Interset’s internal mission statement starts with “We catch bad guys with math”! As a company that places a lot of emphasis on a principled, analytics-first approach to threat detection, I’m very proud of the Data Science team at Interset, as well as the culture of principled statistics and education they foster here.
As a result of this, I am occasionally asked how someone could get started in data science. This is a great question, as some of the best data scientists in the world, and at Interset, do not have a traditional data science background (whatever that means). In fact, they were more likely to have moved into data science from some other quantitative or technical field.
I thought I’d share my suggestions here, in case they help others who have an interest in learning about data science and its applications. Each section has a number of suggestions, sorted in order from most accessible to most advanced.
Courses and Videos
This is my favorite one video on AI, its history, and deep learning: AI, Deep Learning, and Machine Learning: A Primer (Andreessen Horowitz). From Andreessen-Horowitz, it’s only an hour, but worth the watch if you haven’t seen it before. Frank Chen does a great job of describing this history of AI, its limitations, but also why it has such fantastic promise today. Frank’s follow up video is also great: The Promise of AI.
This is the best Coursera course on machine learning: Machine Learning. The course is taught by the famous Andrew Ng from Stanford, Google, Baidu, and considered one of the fathers of deep learning. The tooling is a bit dated, but Ng does a fantastic job layout out the foundational math, with exercises, in a very accessible way.
A deep-dive course into neural networks and deep learning: Neural Networks for Machine Learning. If you really want to dive into neural networks (deep learning), you want to learn from the master, Professor Geoffrey Hinton. He’s my professor from the University of Toronto who taught me neural networks in the first place! Hinton has always been a great lecturer, and he is also considered one of the fathers of neural networks and deep learning.
- Approachable, easy tour of big-data analytics applied to many domains: The Signal and the Noise
- Very readable introduction into the data-science thinking process: Doing Data Science: Straight Talk from the Frontline
- Pragmatic introduction into data science and R: Practical Data Science with R
Foundational textbook on statistical learning: The Elements of Statistical Learning: Data Mining, Inference, and Prediction. Required only if you really want a textbook with math. If you do, this is the one to get in my opinion. You can actually download the PDF of an early edition of Hastie, Tibshirani, and Friedman’s book for free. As an aside, Hastie and Tibshirani have a free online course on statistical learning, hosted by Stanford. I have no personal experience with this course, but it looks fantastic.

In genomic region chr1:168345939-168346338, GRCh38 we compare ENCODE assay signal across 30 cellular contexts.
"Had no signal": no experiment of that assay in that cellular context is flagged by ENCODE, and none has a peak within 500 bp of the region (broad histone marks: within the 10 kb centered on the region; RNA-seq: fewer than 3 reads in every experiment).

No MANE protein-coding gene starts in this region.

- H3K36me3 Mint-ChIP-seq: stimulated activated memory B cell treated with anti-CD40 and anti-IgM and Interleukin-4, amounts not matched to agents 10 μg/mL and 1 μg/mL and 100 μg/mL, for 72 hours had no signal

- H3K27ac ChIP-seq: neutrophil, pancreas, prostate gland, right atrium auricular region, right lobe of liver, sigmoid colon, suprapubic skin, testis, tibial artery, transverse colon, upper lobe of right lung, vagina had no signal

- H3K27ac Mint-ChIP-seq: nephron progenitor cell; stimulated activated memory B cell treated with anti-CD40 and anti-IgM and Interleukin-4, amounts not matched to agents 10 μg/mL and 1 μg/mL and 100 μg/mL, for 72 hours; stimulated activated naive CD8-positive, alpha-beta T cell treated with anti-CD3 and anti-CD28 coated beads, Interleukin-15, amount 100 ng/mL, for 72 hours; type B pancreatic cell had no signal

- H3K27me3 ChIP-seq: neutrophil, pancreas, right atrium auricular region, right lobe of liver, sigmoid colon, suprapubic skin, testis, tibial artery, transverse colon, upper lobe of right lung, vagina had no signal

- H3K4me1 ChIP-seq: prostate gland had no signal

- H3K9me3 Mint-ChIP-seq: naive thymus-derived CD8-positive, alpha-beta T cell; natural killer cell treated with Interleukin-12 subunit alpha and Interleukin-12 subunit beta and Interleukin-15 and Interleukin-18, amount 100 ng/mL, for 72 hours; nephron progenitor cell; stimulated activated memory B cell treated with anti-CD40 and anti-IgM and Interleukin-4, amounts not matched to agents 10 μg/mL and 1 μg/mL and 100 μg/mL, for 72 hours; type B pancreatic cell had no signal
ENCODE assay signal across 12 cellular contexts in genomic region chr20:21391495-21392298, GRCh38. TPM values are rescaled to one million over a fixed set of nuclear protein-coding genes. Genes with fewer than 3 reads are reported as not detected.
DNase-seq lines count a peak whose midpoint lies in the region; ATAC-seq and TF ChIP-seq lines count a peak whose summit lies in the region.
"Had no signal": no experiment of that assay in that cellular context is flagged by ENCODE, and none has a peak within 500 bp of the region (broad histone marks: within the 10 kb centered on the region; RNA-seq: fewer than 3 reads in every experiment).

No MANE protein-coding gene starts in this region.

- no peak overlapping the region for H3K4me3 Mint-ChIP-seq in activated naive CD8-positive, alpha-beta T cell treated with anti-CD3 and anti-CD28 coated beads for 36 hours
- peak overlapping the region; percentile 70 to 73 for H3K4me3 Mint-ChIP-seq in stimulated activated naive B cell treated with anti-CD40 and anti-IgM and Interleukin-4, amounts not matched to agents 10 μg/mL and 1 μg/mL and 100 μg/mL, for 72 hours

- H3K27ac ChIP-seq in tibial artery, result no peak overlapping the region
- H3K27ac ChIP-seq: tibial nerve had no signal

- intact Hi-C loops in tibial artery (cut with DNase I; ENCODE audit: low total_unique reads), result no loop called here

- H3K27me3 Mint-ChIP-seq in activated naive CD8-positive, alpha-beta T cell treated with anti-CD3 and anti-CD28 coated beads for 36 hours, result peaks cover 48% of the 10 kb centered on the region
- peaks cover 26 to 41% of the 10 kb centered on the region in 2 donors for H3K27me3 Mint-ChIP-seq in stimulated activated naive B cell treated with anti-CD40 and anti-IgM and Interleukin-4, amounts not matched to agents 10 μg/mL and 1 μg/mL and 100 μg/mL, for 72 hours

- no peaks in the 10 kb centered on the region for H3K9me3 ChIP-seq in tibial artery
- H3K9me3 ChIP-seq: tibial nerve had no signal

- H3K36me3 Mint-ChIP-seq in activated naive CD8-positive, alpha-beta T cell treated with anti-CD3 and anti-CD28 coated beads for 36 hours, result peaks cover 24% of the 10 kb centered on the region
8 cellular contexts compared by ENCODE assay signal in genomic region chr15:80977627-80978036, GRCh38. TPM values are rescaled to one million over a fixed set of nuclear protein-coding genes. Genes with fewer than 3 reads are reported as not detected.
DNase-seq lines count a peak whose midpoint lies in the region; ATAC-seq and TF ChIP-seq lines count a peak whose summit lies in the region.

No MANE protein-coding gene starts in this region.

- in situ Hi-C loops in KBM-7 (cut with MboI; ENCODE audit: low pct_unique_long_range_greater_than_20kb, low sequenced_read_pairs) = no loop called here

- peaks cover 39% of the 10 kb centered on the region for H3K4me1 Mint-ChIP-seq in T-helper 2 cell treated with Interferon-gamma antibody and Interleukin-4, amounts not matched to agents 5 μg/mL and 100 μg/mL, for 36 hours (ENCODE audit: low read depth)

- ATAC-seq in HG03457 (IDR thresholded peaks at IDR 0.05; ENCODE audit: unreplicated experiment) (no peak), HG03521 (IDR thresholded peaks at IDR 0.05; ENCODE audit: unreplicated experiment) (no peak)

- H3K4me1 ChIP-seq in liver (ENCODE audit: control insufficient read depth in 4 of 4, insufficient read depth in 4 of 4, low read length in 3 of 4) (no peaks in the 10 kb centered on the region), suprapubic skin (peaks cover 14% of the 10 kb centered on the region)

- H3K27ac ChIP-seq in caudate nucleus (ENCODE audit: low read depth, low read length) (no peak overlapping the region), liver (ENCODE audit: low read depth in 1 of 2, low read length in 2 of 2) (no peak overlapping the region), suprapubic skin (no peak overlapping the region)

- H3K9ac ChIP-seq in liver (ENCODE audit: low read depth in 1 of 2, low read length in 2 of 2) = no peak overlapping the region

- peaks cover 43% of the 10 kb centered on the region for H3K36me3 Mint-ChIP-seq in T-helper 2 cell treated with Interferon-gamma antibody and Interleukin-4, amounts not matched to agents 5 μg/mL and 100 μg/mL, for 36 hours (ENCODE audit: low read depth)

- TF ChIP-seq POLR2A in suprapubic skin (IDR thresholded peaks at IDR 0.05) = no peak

The great news is that there are a lot of freely available tools out there to experiment right away with machine learning and data science. My favorite environment remains R. It’s what most academic researchers use, and it’s what we ourselves use at Interset.
If you’re going to do anything in R, you’ll want to become familiar with Hadley’s R packages, known affectionately as the Hadleyverse. Here’s a guide: The Hitchhiker’s Guide to the Hadleyverse.
Of course, you’ll want to download RStudio itself. There are other IDE’s, but this is the best one.
Your First Data-Science Pet Project
Here’s something very important to me: The best, fastest way for you to go from a data scientist who just has “book knowledge,” to an experienced, effective data scientist, is to have actually solved a problem you cared about. You need to have felt the pain of dealing with large volumes of messy data, wrestled with long nights of feature engineering—trying to separate the good columns from the bad, spending days staring at a sea of numbers and text to find the hidden signal.
From trying to solve or better understand a problem that impacts you or your family, to figuring out the best way for your favorite sports team to win the next competition—if you can find that challenge you’d like to solve using data science, and spend time trying to squeeze every ounce of value from a data set, you will learn more from that exercise than any other exercise I can think of.
There are a lot of data sets out there, some cleaner than others. Here’s a very small subset to inspire some thought:
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